I have one word that perfectly describes ‘Parasite’. Wow!

Starring Choi Woo-shik, Park So-dam, Song Kang-ho, Jang Hye-jin, Cho Yeo-jeong, Lee Sun-kyun, and Jeong Ji-so, ‘Parasite’ is a South Korean Black Comedy and the latest feature from legendary filmmaker Bong Joon-ho.

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It follows the Kim family after one of them begins work as a tutor for the wealthy Park family. Eventually, they become entangled in the lives of the Park family and come up with a smart and tricky scheme.

It may sound vague, but that is all you need to know to go into this movie. If you had no idea about this movie before reading this, I beg you not to watch any of the trailers, hell, don’t even read a synopsis (even though you just read mine, sorry). Go into the movie blind, and I can assure you that you will go on one of the craziest movie rides of your life. Even if you don’t usually watch foreign movies, PLEASE watch this one. Why am I telling you to go and watch this without much information? Because I went in blind and now it’s my favourite movie of the year! Yeah, I’m serious.

Anyway, on with my review!

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Firstly, ‘Parasite’ is a film that completely took me by surprise (if you couldn’t tell when reading the last paragraph). I heard great things about it going in, and the only thing I knew about it was that it was by one of my favourite foreign filmmakers of all time, Bong Joon-ho. I’ve been a fan of him ever since I saw his monster movie ‘The Host’ when I was younger. Once I heard his first Foreign Language movie (Parasite) in ten years was one of his best films yet, I knew I had to check it out. As it turns out, this is Bong Joon-ho at his best.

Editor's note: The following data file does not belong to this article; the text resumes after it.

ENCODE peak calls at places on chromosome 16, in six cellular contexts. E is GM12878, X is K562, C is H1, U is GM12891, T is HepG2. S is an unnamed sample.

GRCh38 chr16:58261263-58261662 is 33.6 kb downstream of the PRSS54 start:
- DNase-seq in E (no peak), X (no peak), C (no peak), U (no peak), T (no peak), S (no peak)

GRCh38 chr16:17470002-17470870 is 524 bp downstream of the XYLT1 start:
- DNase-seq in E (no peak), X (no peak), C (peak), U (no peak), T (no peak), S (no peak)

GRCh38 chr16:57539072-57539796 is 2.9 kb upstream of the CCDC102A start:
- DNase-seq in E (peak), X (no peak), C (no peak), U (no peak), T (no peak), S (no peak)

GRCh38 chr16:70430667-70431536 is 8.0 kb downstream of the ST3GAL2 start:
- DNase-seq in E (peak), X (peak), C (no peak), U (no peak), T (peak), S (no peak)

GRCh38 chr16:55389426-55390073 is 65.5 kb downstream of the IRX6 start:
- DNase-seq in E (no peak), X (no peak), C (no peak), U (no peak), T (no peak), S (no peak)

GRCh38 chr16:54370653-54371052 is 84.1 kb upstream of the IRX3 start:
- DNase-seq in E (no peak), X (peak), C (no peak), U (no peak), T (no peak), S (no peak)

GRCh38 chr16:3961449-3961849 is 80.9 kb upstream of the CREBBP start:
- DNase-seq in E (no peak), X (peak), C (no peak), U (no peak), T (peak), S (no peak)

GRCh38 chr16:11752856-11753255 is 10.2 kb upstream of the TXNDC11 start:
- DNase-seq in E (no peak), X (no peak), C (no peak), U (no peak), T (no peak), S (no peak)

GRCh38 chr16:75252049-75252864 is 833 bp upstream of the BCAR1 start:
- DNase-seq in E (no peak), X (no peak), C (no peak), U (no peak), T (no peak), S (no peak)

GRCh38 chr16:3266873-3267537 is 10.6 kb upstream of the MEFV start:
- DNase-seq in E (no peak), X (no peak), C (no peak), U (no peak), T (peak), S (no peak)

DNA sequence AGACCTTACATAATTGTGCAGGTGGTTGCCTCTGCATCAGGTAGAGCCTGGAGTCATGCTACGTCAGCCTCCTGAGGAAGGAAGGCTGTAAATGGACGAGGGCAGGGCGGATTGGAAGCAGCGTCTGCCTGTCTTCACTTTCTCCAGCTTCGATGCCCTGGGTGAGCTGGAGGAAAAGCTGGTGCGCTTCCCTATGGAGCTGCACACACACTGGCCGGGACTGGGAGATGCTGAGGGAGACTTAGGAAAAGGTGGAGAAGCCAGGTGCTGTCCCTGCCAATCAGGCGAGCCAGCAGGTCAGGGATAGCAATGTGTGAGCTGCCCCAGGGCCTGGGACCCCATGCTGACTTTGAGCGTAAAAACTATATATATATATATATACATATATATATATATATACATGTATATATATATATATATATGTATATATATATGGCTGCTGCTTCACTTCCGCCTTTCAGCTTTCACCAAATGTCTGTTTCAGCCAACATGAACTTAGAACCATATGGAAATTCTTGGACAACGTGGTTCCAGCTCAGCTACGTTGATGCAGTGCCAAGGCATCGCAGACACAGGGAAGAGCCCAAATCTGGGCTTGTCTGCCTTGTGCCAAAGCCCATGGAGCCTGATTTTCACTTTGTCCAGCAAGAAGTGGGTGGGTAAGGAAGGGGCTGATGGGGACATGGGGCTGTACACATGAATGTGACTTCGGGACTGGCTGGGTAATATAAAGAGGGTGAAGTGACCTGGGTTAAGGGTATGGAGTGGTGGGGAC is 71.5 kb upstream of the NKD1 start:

Acting as social satire, while also mixing the genres of a Comedy, Thriller, Horror, and Drama, ‘Parasite’ can be considered one of the more unique films of the decade. It feels as though it’s been a while since I’ve seen a movie that had me laughing out loud, to recoiling in horror within seconds (and I mean SECONDS). It sounds like it could be a mess, but as a director, Bong Joon-ho pulls off the mixing of genres perfectly. As the film progresses, the seamless transitions of styles are something that I was blown away by. It leads to an enjoyable time, and it’s a crazy experience upon first viewing.

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When it comes to movies that decide to mix genres, it’s common in today’s world for it to feel tired and unnecessary. Yet ‘Parasite’ feels refreshing in a world packed to the brim with remakes and sequels. ‘Parasite’ is a little beast that you come across in the wild, and decide to take a chance on. It works well as a comedy, as an isolated thriller, and as a social satire. It doesn’t seem possible in our world, yet Bong Joon-ho has done it, and it’s a treat to witness.